Washington, D.C. -- D.C. security officers who guard commercial office buildings say they support efforts to make DC safer by improving training for officers and enacting new requirements for the firms that employ them.
"Since 9/11 we are being asked to do more to keep you safe and secure, but we're not being given the training we need to do the job," says Constance Ferguson, an Allied-Barton security officer.
The D.C. Enhanced Professional Security Amendment Act of 2004, introduced
by Ward 1 Council member Jim Graham in the Council's Judiciary Committee would
raise the number of required hours of training for officers from zero to forty; require yearly refresher training for officers; prevent security companies from putting a guard on a post before a FBI background check is completed; provide whistleblower protections for guards who report unsafe conditions; fine security companies and their clients who do not adhere to new requirements.
“Since 9/11 we've trained police in DC to respond to new threats but we've overlooked a key group, private security officers," says Dr. Larry Stewart, a UDC criminal justice professor and police officer trainer. "We should make sure that these workers become a more integral part of our first responder network by standardizing their training."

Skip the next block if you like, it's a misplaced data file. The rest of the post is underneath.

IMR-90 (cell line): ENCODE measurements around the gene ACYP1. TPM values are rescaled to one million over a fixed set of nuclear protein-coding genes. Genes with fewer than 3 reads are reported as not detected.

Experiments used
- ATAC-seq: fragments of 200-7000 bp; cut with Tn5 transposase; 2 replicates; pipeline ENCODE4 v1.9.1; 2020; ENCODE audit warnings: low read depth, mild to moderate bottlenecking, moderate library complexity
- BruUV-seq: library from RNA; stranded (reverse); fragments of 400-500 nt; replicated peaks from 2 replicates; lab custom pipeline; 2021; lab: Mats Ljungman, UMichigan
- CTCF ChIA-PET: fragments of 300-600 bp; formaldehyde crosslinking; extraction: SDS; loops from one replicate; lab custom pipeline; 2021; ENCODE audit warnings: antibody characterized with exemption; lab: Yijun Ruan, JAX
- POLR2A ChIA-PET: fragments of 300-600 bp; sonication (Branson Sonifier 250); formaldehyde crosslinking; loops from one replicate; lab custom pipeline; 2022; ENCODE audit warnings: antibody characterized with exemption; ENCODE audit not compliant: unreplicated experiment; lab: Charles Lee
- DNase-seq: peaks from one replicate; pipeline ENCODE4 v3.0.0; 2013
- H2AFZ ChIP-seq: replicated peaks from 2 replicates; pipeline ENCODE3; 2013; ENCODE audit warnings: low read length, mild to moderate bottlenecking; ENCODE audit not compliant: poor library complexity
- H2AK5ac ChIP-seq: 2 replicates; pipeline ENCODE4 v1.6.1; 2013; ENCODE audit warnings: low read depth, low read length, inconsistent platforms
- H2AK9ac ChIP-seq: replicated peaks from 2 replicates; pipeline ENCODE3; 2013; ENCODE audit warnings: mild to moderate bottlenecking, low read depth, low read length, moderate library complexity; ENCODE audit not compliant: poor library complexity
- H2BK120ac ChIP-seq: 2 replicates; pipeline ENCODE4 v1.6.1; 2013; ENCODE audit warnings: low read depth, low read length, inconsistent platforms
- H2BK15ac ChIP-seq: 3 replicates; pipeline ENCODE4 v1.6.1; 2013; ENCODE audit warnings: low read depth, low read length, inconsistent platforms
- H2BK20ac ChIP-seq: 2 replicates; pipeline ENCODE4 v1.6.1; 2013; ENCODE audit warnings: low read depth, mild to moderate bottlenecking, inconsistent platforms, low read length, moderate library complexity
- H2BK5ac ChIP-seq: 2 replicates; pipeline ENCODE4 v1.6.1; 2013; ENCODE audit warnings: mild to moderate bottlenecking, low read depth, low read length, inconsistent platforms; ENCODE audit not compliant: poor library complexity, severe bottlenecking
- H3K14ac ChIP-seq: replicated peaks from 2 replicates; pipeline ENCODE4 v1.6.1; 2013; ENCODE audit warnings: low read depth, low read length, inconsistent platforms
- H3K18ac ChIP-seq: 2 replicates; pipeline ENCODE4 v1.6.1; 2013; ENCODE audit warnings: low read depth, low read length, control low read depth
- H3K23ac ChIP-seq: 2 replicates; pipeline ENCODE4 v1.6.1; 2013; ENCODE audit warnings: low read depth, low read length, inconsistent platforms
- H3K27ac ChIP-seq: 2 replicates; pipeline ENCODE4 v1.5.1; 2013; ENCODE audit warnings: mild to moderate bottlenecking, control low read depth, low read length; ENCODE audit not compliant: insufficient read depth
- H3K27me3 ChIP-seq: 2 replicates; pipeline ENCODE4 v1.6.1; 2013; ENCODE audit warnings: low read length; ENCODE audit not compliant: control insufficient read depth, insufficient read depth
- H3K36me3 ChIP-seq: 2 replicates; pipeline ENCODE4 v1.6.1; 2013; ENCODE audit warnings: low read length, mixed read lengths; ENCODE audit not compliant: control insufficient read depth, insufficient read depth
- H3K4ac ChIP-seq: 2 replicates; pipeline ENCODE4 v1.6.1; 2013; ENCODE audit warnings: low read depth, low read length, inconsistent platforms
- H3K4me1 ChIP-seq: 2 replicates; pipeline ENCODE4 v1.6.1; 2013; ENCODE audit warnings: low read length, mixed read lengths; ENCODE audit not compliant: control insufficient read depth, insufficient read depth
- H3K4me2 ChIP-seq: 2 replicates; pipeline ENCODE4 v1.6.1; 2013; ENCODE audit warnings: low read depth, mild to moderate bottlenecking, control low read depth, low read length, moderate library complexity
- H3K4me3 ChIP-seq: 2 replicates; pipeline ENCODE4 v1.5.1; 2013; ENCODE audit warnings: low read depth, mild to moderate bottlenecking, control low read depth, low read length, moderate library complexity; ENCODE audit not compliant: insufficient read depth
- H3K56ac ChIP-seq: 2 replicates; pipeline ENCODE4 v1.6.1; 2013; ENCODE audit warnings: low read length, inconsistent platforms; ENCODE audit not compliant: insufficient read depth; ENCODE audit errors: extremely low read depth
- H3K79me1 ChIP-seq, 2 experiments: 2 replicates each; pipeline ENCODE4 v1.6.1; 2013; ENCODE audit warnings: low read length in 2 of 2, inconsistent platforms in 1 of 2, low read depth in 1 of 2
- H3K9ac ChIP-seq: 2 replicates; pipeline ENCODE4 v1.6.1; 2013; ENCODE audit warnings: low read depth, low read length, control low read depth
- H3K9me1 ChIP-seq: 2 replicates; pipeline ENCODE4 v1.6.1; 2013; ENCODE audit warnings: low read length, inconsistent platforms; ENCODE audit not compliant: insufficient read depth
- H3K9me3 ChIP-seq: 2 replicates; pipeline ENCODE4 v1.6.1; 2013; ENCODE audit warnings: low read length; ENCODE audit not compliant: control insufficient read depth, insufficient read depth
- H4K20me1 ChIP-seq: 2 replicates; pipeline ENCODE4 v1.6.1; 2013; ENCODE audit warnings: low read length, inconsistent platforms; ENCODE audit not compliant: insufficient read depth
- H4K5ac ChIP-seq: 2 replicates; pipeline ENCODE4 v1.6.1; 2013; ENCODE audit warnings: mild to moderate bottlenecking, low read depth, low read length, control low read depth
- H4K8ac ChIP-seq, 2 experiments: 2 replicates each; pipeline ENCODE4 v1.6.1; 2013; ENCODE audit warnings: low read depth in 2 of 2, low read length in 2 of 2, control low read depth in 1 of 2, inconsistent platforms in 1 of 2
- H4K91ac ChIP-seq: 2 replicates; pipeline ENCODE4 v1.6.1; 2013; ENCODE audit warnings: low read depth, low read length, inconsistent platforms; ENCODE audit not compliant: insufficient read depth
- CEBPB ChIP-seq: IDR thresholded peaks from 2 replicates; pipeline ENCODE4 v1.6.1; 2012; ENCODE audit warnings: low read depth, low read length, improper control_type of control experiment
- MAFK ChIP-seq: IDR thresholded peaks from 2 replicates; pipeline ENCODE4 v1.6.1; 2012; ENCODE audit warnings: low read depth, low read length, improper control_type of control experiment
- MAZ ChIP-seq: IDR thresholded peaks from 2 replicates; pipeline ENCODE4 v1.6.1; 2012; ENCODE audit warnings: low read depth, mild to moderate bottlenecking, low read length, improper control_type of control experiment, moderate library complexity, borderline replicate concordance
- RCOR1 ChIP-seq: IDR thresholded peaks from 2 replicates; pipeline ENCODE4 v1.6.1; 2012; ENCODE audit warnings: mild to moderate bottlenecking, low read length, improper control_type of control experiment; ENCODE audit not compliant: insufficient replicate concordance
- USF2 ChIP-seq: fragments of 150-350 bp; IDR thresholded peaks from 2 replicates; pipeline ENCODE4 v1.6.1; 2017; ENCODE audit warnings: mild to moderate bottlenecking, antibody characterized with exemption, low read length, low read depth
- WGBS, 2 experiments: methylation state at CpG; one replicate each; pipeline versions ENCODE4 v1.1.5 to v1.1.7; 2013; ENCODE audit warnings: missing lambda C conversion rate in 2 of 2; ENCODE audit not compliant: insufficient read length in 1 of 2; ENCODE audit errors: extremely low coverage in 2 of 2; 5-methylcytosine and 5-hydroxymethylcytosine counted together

"D.C. Enhanced Professional Security Amendment Act of 2004" also has the backing of SEIU Local 82, an affiliate of the Service Employees International Union. SEIU is the largest union of private security officers in the country with more than 50,000 security officers and public safety professionals.
The bill faces possible opposition from private security companies and their clients, D.C. commercial real estate firms.
If the legislation were enacted, D.C. would become the fourth state to tighten requirements for the private security industry since 9/11. Security companies are now operating under new standards in Illinois, Washington and California. The New York City council will hold hearings on the issue of private security and its role in preventing future attacks in late October.
On the federal level, Congresswoman Eleanor Holmes Norton has introduced a bill in the House of Representatives, (H.R.4830) that would direct the Secretary of Homeland Security to develop and implement a program to enhance private sector preparedness for emergencies and disasters. A companion bill, Senate 2774, was introduced September 8th in the Senate.